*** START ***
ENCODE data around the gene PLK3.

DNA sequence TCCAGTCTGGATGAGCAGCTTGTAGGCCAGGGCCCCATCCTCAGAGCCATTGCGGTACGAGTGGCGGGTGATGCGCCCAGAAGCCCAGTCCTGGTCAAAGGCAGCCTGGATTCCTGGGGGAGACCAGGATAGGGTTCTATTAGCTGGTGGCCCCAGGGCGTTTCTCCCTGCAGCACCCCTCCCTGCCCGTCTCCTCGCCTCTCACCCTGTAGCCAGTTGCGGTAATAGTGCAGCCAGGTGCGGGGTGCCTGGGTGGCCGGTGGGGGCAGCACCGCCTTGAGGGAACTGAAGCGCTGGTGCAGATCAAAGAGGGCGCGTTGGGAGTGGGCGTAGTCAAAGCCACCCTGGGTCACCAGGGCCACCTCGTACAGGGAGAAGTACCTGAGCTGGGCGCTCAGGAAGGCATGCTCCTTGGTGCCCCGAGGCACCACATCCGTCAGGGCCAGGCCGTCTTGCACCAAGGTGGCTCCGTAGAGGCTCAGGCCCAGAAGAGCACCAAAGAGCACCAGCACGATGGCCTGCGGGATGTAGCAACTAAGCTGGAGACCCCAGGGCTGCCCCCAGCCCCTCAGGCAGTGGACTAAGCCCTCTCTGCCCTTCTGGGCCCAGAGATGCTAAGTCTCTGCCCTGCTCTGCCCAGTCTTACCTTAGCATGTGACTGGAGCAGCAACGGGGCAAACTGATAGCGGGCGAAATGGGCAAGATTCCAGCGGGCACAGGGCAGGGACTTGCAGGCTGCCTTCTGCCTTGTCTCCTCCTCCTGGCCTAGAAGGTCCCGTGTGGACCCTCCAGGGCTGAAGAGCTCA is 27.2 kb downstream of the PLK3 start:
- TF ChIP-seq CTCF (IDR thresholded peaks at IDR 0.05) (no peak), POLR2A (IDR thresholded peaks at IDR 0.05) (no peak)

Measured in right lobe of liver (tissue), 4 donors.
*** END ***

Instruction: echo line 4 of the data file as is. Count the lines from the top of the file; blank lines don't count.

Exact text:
Measured in right lobe of liver (tissue), 4 donors.